The new frog-in-a-sock’s debut also comes on the heel of a week-long flood of photos and details, with a leak as recent as today revealing key power figures.
The new hot hatch is properly known as the ‘308 GTi by Peugeot Sport’, reminding buyers that Renault Sport is not the only dedicated performance branch of France’s carmakers.
On the styling front, the new 308 GTi shares plenty in common with the 'warm' 151kW petrol and 133kW diesel 308 GT models that hit Australia earlier this year.
GT and GTi alike wear just about identical styling up front, while the rear of both sports hatches have the same compact ‘wing’ atop the tailgate.
The GTi does get its own unique diffuser and round exhaust tips, however, and the larger 19-inch wheels with red Peugeot Sport callipers also helps to set it apart.
And, of course, there’s the ‘Coupe Franche’ paint option, which offers the choice of a two-tone black/red paint design.
As revealed earlier today, the 308 GTi will be offered in two forms, with the standout differences being in output: one will offer an already handy 184kW (250hp), and the other will dial power up to 200kW (270hp).
Both versions are driven by the same 1.6 litre turbocharged four-cylinder engine, and both - 308 GTi 250 and 308 GTi 270 - offer 330Nm of torque.
It’s also the same engine found in the existing RCZ R coupe hero, although it has been tweaked for Euro 6 emissions compliance.
A six-speed manual transmission is the only option, and the GTi 270 also benefits from the addition of a Torsen limited-slip differential, as featured in the RCZ R and the 208 GTi 30th edition.
There’s also a wider track and more camber to the GTi’s wheels. And, thanks to its specialised suspension package, the GTi sits 11mm lower than the GT.
That package includes recalibrated dampers and hydraulic bump stops, and, although there’s still a torsion beam arrangement at the rear, Peugeot Sport says it is 100 percent stiffer than in the GT.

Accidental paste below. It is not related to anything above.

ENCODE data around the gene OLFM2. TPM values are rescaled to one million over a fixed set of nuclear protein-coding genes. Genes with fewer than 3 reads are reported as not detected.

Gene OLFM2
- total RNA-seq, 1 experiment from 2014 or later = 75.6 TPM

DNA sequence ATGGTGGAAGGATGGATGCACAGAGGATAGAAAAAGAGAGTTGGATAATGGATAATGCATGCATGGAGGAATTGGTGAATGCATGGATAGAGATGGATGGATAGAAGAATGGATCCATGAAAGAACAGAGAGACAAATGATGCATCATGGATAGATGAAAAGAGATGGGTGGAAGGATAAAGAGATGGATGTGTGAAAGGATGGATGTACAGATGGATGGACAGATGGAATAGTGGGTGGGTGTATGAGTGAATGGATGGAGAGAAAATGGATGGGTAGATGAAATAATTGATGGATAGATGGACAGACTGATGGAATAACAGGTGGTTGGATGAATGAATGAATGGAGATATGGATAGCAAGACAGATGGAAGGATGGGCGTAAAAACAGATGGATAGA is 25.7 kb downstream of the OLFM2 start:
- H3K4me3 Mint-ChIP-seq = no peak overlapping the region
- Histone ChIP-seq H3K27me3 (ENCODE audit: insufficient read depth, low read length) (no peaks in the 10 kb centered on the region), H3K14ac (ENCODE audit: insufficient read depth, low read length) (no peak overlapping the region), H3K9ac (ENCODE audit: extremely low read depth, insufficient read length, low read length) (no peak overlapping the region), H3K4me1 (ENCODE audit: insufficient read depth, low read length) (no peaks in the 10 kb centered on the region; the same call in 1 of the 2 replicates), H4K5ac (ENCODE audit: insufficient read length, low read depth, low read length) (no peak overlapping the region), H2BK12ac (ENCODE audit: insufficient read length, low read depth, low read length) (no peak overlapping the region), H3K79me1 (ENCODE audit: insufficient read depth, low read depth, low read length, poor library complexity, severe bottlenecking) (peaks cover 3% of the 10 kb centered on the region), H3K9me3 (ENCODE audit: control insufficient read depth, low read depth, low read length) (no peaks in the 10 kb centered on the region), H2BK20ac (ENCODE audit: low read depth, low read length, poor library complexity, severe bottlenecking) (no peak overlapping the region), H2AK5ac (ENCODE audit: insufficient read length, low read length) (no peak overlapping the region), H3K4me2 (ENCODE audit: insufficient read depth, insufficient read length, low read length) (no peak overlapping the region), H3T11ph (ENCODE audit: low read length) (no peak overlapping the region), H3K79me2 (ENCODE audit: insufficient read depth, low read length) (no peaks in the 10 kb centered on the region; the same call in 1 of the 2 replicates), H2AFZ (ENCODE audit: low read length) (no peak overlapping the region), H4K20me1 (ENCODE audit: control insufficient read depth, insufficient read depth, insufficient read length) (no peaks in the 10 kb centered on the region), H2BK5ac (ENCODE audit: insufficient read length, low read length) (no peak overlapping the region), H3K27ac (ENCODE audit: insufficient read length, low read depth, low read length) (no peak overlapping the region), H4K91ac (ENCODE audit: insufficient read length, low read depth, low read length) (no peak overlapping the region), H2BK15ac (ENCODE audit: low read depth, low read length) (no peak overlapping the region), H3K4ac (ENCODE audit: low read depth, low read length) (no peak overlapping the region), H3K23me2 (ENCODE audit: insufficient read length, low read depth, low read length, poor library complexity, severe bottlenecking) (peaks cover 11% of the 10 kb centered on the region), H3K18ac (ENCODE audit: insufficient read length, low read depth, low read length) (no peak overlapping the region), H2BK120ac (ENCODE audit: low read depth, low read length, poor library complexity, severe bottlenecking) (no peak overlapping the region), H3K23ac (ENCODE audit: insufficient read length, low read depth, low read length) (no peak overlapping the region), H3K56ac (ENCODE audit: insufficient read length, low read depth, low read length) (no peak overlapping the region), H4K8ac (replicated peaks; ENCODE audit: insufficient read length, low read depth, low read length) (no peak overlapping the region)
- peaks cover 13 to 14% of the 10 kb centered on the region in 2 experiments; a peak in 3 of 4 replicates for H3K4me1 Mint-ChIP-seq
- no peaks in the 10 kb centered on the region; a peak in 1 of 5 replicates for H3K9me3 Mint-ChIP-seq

The 308’s electric steering system is heavily revised, with torque steer and cooperation with the new Torsen LSD forming the main focus points for the GTi’s engineering team.
Braking is by big 380mm discs at the front front, and 268mm discs at rear.
Peugeot claims a 0-100km/h time of 6.2 seconds for the GTi 250, dropping to 6.0 seconds for the hero GTi 270.
An Australian debut for the 308 GTi is still to be confirmed, but, speaking with TMR today, Peugeot Australia’s Tyson Bowen said that securing the new hero is a top priority.
“It’s been nearly two decades since we’ve had a model in this segment in Australia,” Mr Bowen said. “We’re confident we’ll get it here, we’ve just got to make sure we put the right package together for Australia”.
Could “the right package” mean a price drop for the current $41,990 308 GT so that the new 308 GTi can best tackle Volkswagen’s $41,490 162kW Golf GTI?
“It’s too early to tell. The 308 GT is often compared to the GTI, but it offers a lot more on-board equipment, so that makes up for the price,” he said.
“It’s also a slightly more liveable vehicle, day to day. The suspension isn’t as firm as it would be in the GTi, it’s a slightly different proposition.”
But, while the GT might be focused more at buyers looking for a ‘quick enough’ car with plenty of standard features, Mr Bowen said the GTi would be a halo car “that will put 308 on the map”.
Sales of the 308 are also up 162 percent in 2015, with year-to-date figures at 705 units.
As a brand-building halo car, the GTi isn’t going to push the 308 range into Golf territory (9147 YTD), but it should help to put Peugeot’s small car range on more shopping lists.
“We’ll be doing everything we can to secure the car,” Mr Bowen said.